A few weeks ago, I had the good fortune to be able to attend the London International Antiquarian Book Fair. My friend and fellow library student (Jill, for future reference) managed to secure tickets through her workplace. She and I are both rare books people, and I think it is safe to say that we have more-than-vague aspirations of someday having Splendid Collections Of Our Very Own, so this was a prime opportunity to see some lovely books, learn about collecting, and possibly make a purchase.
The fair is coordinated in part by the Antiquarian Booksellers Association, and is one of the main events of London Rare Book Week. This year, 173 exhibitors from around the world gathered together offering rare books, manuscripts, prints, photographs, maps, and ephemera at prices varying from the surprisingly affordable to the financially ruinous. Workshops such as “Sewing and Endbanding”, “Edge Decoration on Miniature Books”, and “Bookbinding for Children and Young People” were available throughout the day; first editions abounded, and gorgeous bindings were on display at every turn—leather, vellum, gold-tooled, blind-tooled, stamped, painted, furnished, miniature—it was like walking through a museum where everything is for sale.
The overall effect can be a bit overwhelming, so Jill and I decided to start the day with a guided tour to get our bearings. The tour we chose was called “Parsimonious bibliophily: affordable books and an introduction to book collecting”, and was given by Roger Treglown, the Vice Chairman of the book fair committee. He took us around the main floor to various stalls to show us books that were on sale for reasonable prices; there were plenty available for less than £35, and the most expensive item we were shown was a small, 19th-century book with a lovely vellum binding that was still affordable at under £100. Vellum is not inexpensive, but it needn’t bankrupt you either; it often depends on the book itself, and this one was not particularly exciting. It was a third edition (if I remember correctly), and not terribly difficult to find. For the beginning collector with a bit of spare change, especially one who is more interested in the book as an object rather than the text, it would make a good starter purchase. (Pro tip: vellum bindings can be cleaned with milk, preferably of the full-fat variety. Use cotton wool, and be careful not to rub too hard or you’ll run the risk of rubbing off any existing decorations.)
Roger also told us a few things to look for when choosing a book, including the condition of the binding (cracked joints or hinges, whether the binding material is rubbed or worn, whether it’s been rebacked, etc.), date of the binding (contemporary or rebound), condition of the text block, any existing provenance, the edition, etc. Most of this was familiar information for Jill and myself, but it was interesting to hear it from a seller’s perspective, as neither of us is used to thinking in terms of monetary value.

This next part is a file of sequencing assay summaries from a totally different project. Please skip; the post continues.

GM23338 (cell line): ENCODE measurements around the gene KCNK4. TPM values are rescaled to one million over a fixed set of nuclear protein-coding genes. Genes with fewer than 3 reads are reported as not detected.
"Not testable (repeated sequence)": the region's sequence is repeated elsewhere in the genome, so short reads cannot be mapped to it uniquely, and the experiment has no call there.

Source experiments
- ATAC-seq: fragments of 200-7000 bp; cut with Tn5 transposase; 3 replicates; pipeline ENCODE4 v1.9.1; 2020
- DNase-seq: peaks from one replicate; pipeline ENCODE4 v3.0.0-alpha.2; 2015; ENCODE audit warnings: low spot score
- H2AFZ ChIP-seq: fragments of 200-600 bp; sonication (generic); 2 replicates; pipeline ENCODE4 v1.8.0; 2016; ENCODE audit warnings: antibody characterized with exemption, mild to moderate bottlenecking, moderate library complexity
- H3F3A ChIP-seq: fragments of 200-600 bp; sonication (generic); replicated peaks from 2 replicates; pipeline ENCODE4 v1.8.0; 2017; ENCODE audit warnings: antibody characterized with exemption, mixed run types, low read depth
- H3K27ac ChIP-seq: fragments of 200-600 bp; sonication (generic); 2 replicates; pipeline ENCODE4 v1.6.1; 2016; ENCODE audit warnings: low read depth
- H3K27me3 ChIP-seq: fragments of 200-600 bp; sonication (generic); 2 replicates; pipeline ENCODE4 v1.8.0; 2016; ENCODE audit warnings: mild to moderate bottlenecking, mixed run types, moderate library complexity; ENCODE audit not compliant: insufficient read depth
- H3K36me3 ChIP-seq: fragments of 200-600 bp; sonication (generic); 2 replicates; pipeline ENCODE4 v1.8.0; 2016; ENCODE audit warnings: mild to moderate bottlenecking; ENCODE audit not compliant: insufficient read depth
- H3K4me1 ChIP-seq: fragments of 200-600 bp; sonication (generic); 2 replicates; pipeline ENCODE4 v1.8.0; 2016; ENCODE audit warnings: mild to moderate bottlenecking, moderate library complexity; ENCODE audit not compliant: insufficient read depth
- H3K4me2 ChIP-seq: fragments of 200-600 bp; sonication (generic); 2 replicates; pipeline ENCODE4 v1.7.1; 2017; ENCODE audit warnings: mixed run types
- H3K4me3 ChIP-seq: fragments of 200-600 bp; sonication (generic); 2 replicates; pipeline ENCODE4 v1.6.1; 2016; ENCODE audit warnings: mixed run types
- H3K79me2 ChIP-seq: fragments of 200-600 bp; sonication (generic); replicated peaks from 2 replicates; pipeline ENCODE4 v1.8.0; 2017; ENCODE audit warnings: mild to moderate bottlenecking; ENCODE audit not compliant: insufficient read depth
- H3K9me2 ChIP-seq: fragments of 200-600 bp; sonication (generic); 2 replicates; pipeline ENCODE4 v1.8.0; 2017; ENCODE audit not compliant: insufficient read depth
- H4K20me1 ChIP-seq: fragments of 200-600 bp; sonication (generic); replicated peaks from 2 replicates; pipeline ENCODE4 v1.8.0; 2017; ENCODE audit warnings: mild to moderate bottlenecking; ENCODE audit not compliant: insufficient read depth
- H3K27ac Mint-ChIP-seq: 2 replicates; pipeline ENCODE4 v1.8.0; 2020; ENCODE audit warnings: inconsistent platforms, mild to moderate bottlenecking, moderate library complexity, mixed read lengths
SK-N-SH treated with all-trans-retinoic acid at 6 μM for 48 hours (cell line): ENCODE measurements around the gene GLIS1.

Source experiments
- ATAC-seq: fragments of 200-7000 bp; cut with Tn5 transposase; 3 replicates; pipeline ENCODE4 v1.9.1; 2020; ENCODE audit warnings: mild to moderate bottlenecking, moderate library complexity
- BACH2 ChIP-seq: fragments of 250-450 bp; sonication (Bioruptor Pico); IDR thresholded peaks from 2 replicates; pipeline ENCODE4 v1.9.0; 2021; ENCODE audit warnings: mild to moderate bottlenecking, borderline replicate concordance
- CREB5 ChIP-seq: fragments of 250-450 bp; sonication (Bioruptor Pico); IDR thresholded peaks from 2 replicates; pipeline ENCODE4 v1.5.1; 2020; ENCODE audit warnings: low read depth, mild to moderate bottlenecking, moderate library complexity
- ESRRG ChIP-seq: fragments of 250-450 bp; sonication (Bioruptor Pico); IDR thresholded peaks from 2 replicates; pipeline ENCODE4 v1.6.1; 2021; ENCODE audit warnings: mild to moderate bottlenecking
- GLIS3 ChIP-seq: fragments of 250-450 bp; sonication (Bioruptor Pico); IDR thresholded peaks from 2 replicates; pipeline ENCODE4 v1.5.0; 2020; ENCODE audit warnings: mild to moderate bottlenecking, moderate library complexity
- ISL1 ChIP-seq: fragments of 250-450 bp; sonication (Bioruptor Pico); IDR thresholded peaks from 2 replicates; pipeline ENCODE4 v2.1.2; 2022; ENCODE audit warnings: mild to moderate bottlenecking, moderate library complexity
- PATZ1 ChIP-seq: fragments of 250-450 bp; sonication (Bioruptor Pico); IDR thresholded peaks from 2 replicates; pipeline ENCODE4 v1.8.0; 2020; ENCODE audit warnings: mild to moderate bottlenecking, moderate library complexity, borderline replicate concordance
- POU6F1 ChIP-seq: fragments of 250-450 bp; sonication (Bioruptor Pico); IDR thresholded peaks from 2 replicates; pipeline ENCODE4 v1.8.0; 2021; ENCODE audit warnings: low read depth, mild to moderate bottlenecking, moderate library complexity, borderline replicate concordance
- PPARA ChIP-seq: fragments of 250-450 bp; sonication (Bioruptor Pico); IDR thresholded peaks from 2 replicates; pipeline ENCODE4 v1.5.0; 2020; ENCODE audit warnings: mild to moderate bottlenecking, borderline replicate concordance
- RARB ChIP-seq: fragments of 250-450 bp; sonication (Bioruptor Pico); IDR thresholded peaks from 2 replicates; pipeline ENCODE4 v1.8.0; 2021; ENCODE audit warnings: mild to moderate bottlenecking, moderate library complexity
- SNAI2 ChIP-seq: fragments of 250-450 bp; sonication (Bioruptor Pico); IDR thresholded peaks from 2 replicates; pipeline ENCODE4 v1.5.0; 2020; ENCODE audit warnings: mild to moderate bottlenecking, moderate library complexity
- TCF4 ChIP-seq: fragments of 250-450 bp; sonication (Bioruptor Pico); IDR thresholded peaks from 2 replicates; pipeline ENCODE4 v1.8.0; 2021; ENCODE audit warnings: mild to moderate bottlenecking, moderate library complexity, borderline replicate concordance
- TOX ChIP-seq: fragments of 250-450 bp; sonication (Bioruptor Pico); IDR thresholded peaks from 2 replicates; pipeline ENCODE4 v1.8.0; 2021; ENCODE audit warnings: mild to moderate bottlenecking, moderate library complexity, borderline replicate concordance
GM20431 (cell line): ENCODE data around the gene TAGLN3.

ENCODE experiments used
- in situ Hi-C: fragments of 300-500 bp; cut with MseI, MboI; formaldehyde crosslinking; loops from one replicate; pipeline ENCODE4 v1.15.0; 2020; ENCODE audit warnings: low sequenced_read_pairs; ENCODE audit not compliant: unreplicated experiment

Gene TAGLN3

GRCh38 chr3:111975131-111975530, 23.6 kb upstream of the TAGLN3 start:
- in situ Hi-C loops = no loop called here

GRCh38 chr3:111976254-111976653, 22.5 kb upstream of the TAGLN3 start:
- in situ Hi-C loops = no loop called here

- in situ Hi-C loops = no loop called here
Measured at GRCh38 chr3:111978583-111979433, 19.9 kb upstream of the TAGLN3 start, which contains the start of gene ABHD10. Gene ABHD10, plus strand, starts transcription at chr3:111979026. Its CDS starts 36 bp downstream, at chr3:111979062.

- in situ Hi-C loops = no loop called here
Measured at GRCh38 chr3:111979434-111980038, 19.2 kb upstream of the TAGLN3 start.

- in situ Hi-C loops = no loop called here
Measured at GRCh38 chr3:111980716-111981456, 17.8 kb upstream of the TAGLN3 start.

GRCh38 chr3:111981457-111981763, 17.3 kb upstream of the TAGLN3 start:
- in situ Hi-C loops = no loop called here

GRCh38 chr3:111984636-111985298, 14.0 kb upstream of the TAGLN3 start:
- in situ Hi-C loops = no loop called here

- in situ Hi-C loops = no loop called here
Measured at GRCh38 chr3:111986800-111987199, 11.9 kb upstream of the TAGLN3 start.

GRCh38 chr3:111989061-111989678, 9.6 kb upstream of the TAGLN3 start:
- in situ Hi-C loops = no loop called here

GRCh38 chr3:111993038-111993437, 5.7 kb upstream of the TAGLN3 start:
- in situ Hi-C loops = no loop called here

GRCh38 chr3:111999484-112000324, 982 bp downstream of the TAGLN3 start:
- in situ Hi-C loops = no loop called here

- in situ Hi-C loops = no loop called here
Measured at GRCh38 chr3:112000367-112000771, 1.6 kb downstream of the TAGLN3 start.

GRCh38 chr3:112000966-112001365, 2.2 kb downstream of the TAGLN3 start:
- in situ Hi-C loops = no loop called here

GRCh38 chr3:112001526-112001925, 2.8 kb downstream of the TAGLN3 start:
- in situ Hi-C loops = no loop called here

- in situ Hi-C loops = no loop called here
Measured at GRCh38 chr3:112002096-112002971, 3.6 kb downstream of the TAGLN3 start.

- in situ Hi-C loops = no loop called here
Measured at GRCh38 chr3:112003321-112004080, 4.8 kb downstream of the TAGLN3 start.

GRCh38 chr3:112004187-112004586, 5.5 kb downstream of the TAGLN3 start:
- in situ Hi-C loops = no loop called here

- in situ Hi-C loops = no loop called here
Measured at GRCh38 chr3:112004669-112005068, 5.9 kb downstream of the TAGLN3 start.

After the tour, we sat down with a cup of tea to psych ourselves up for flying solo (i.e. sans guide). We are both competent library students who know our way around a rare book, but it’s hard not to be intimidated when you’re strolling past a stall and you realize that the book displayed behind glass just at eye level is a copy of The Wonderful Wizard of Oz signed by L. Frank Baum and is on offer for a cool £150,000 ($254,000), and an impeccably dressed woman is chatting away to the dealer in French in an extremely knowledgeable fashion. But Roger had assured us that there were books here we could afford, and that beginning collectors were welcome, so armed with these words of encouragement we set ourselves a budget and headed for the nearest stall.
The first exhibitioner had two glass cases of things that were obviously out of our price range, but there were also a few open shelves, and almost immediately I found a book that was an ideal purchase. It was a Dickens book in a lovely dark green publisher’s binding from 1880, in beautiful condition, and within my budget at £50. I loved it, but didn’t want to buy the first thing I saw, so I made a mental note of where it lived and we moved on. (I briefly considered hiding it, but decided that wasn’t really in the spirit of the day.) After going through a few stalls, we began to develop an eye for what we might be able to afford; there were too many exhibitioners to visit them all, so we made some guidelines. Stalls that had only glass cases or books that looked as if they’d come straight out of a medieval library we passed by, as it was unlikely that anything would be within budget. Stalls with open shelves and lots of different colored bindings or children’s books were more likely, so we visited most of those. (My resolve towards fiscal responsibility went out the window for a minute when I found a first edition of The House at Pooh Corner, but as I really do need to pay rent for at least the next two months, I had to let it go.)
Ultimately, after a few hours of browsing, I was still hung up on the Dickens book, so I went back for it and am pleased to report that I am now its proud owner:
In short, our day at the fair was wonderful, educational, and encouraging. Not only were we able to see some amazing items on display, we also learned that one needn’t be a millionaire to have a nice collection of books; a little pre-knowledge will go a long way towards helping you to make sensible and satisfying purchases. If you are interested in starting a book collection of your own, I recommend reading John Carter’s ABC for Book Collectors, and checking out the ABA website; it includes a “terms of the trade” glossary, and a link to the website of the International League of Antiquarian Booksellers. And don’t forget to enjoy yourself – half the fun of book collecting is searching for the perfect find. Happy hunting!
By Molly Kernan, Content Volunteer